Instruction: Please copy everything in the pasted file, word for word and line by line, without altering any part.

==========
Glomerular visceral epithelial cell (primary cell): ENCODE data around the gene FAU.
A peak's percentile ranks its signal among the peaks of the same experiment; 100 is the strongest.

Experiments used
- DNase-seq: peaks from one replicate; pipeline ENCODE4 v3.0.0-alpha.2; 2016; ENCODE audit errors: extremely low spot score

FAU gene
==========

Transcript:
Glomerular visceral epithelial cell (primary cell): ENCODE data around the gene FAU.
A peak's percentile ranks its signal among the peaks of the same experiment; 100 is the strongest.

Experiments used
- DNase-seq: peaks from one replicate; pipeline ENCODE4 v3.0.0-alpha.2; 2016; ENCODE audit errors: extremely low spot score

FAU gene